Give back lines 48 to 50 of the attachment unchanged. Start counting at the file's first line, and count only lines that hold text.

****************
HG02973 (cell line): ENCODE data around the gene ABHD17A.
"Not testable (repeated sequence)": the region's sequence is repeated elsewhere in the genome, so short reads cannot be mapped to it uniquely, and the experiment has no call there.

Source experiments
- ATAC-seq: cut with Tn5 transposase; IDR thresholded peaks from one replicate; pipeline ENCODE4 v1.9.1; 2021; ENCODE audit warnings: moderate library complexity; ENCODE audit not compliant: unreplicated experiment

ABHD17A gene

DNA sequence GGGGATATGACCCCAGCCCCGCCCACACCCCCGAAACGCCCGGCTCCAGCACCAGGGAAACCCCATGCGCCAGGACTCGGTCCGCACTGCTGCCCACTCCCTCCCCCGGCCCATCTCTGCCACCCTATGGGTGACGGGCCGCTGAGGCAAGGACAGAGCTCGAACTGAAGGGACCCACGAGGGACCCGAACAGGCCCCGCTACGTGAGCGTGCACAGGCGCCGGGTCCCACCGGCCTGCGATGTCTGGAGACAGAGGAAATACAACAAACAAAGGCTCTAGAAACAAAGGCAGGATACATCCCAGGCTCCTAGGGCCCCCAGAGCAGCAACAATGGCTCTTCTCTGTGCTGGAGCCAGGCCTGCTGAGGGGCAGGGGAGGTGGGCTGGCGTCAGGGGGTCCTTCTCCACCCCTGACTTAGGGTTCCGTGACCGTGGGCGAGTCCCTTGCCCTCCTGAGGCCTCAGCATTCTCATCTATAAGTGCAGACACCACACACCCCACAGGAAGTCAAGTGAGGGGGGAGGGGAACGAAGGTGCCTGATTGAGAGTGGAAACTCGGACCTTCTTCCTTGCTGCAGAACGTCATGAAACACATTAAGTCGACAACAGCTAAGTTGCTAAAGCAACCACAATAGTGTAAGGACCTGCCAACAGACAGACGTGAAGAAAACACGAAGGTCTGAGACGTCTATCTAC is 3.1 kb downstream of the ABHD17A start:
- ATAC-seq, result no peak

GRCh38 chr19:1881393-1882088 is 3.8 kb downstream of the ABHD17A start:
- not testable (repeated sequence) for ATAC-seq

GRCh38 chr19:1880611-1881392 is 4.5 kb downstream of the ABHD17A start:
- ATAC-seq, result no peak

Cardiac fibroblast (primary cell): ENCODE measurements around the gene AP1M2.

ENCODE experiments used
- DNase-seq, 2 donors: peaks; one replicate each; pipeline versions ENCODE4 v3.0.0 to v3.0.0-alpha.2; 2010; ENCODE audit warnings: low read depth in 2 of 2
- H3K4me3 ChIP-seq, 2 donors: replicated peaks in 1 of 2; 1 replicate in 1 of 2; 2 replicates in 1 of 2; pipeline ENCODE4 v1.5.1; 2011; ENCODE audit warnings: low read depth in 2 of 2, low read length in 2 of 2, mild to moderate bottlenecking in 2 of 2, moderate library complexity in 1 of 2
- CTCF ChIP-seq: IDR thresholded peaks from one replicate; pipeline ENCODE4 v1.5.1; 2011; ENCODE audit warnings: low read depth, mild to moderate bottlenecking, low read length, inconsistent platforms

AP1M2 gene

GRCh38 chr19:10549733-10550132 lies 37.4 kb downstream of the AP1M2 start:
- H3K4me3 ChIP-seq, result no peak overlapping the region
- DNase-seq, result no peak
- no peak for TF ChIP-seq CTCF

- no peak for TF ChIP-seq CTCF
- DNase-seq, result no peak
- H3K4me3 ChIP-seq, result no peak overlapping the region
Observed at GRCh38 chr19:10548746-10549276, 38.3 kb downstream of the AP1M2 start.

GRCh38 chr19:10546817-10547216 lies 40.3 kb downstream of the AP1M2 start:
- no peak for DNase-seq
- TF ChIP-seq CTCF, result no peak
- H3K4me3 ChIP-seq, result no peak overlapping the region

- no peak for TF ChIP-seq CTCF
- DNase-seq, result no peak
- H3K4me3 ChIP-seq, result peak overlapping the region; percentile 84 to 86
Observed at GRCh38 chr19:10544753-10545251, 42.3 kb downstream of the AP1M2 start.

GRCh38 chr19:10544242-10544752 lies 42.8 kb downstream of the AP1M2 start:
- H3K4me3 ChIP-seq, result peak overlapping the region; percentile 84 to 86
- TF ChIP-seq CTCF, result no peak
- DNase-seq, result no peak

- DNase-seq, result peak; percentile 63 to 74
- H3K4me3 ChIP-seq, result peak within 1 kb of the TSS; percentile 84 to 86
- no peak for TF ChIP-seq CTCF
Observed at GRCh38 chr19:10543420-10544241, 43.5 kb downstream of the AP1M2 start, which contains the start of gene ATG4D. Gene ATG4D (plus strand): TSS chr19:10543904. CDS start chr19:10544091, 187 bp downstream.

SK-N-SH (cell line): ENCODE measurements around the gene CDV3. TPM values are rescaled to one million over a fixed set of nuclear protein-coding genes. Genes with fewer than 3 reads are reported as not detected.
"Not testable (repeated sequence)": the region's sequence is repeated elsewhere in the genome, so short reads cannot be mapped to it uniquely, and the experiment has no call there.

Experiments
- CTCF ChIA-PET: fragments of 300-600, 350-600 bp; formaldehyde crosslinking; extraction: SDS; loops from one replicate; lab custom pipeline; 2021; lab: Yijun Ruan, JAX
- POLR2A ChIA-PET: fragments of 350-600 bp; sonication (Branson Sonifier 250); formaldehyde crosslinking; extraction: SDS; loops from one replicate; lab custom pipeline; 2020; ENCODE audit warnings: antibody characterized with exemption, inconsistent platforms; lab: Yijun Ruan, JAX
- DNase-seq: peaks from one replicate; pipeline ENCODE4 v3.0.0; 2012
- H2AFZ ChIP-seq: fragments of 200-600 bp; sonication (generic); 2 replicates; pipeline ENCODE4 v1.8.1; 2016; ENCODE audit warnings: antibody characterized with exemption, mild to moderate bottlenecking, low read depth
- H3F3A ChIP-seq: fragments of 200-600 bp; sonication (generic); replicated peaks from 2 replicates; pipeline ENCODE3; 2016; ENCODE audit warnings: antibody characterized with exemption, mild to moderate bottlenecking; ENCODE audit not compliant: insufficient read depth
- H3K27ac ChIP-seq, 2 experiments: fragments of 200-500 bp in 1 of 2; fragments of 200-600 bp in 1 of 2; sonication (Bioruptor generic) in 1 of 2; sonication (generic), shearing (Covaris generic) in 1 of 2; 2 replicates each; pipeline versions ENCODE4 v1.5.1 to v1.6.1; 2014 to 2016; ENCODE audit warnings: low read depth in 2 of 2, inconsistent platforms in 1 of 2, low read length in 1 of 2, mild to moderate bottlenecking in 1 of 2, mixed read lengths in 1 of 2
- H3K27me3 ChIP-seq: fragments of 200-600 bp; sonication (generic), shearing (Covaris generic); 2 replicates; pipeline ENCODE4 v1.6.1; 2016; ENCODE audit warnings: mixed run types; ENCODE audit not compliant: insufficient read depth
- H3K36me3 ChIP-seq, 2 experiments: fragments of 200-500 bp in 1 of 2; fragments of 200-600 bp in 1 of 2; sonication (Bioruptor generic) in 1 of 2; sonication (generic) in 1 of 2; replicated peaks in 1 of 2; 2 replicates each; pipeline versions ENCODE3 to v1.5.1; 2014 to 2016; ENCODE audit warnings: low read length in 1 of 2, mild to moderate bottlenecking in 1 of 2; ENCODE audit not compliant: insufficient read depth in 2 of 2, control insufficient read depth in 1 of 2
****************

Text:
- H2AFZ ChIP-seq: fragments of 200-600 bp; sonication (generic); 2 replicates; pipeline ENCODE4 v1.8.1; 2016; ENCODE audit warnings: antibody characterized with exemption, mild to moderate bottlenecking, low read depth
- H3F3A ChIP-seq: fragments of 200-600 bp; sonication (generic); replicated peaks from 2 replicates; pipeline ENCODE3; 2016; ENCODE audit warnings: antibody characterized with exemption, mild to moderate bottlenecking; ENCODE audit not compliant: insufficient read depth
- H3K27ac ChIP-seq, 2 experiments: fragments of 200-500 bp in 1 of 2; fragments of 200-600 bp in 1 of 2; sonication (Bioruptor generic) in 1 of 2; sonication (generic), shearing (Covaris generic) in 1 of 2; 2 replicates each; pipeline versions ENCODE4 v1.5.1 to v1.6.1; 2014 to 2016; ENCODE audit warnings: low read depth in 2 of 2, inconsistent platforms in 1 of 2, low read length in 1 of 2, mild to moderate bottlenecking in 1 of 2, mixed read lengths in 1 of 2